5 more minutes is the new work by Joy Labinjo unveiled today at Brixton Underground station.
Commissioned by Art on the Underground, this large-scale work illuminates and celebrates the hair salon as a community centre and an important slice of Brixton life.
Having grown up in the UK with British-Nigerian heritage, Joy Labinjo explores ideas of memory and belonging in relation to her personal experience and the wider Black British female culture.
The work captures an intimate moment in time on a busy morning – women coming together for an important activity. It is full of life and energy and tells a story – both personal and cultural – that is an essential element of the Brixton experience. It also makes it clear that hairdressing is a serious business; a visit to the salon is a good time to socialise – but with a purpose. The work has a nostalgic feel, and it’s no great surprise to learn that the artist used to travel to Brixton for the specific purpose of having her hair done.
Joy Labinjo, said: “I am delighted to create this work and it is a homecoming of sorts. Brixton is where I have worked for the past few years and visited my entire life. Its vibrancy and people inspire me daily and have done for many years. As soon as you get out of the station, you know you’ve arrived: the smell of incense; the buskers; the street raconteurs; the fashionable looks; there’s swagger, charisma and thought all around. It’s irresistible. I wanted to make work that reflects not only my own lived experiences but other Black women in London and in the UK. In a city undergoing gentrification and, in a country, in spite of recent discourses, still sceptical of race, immigration and Black culture, the beauty of Brixton needs to be celebrated and protected. It is a living and breathing memory and experience – containing a history and present we can and should all call our own.”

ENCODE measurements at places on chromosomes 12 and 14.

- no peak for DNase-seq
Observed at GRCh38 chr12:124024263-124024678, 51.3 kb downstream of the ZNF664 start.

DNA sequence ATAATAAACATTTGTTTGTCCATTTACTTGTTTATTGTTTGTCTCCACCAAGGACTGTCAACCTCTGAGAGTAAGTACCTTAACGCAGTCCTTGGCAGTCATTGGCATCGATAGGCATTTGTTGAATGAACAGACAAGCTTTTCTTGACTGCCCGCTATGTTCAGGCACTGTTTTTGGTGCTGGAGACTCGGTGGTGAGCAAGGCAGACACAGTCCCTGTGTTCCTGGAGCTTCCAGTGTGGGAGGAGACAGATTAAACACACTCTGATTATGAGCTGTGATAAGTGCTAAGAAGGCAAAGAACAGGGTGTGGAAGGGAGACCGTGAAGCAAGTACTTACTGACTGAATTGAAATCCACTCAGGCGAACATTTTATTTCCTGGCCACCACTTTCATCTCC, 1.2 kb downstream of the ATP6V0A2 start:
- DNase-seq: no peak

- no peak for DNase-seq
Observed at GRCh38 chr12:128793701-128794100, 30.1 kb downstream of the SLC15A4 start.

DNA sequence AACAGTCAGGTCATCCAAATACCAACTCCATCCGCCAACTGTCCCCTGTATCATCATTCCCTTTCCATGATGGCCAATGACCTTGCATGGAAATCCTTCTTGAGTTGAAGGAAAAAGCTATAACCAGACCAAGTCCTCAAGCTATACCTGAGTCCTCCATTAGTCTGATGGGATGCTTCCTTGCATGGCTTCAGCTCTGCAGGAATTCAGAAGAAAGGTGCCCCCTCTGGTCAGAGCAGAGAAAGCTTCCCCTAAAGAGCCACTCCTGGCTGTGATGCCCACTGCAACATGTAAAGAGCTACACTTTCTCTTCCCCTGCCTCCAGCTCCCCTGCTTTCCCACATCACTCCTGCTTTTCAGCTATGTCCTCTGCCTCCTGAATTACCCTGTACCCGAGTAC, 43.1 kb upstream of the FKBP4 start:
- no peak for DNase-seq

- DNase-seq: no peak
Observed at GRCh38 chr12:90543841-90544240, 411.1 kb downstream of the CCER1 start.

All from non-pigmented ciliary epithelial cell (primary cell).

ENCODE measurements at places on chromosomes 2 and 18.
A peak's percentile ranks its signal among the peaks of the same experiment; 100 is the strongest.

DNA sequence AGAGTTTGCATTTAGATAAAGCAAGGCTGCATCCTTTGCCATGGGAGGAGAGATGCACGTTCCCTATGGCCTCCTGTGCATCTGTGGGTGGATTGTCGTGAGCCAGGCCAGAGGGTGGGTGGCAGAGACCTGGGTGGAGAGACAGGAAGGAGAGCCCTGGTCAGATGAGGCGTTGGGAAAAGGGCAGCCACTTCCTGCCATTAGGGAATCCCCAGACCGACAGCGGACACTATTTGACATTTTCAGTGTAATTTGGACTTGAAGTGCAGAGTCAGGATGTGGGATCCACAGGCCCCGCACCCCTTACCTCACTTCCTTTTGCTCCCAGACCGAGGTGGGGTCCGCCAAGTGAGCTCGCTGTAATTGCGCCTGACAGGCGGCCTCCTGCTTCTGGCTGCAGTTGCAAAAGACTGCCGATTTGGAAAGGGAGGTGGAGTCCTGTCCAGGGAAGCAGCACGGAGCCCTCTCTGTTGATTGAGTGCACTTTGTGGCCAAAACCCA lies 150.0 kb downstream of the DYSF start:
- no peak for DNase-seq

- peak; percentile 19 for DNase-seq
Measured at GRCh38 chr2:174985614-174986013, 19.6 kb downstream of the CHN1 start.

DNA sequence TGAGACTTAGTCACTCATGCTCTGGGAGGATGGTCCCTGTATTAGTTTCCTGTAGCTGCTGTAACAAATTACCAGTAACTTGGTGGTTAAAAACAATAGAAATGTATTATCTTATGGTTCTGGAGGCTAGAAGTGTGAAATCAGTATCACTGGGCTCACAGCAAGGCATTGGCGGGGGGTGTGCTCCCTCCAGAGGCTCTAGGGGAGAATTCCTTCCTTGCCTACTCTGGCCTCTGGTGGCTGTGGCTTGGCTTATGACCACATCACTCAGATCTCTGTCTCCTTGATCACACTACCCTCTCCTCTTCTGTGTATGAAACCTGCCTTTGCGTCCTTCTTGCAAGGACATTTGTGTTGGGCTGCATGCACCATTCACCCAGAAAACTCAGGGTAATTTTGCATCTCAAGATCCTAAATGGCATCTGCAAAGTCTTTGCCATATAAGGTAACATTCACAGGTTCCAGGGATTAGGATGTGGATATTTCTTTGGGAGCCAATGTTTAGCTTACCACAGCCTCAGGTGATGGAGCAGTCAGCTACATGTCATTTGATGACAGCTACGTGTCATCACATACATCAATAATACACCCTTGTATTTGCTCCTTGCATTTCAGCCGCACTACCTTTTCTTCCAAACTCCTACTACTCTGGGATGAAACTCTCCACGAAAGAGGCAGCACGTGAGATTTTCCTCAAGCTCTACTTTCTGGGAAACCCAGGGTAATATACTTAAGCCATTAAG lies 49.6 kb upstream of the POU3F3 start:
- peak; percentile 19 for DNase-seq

This work is the fifth in a series of commissions at Brixton station, following on from Helen Johnson, Denzil Forrester, Aliza Nisenbaum and Njideka Akunyili Crosby. The programme invites artists to respond to the diverse narratives of the local murals painted in the 1980s, the rapid development of the area and the wider social and political history of mural making.
5 more minutes will be on show in Brixton Underground station for he next year.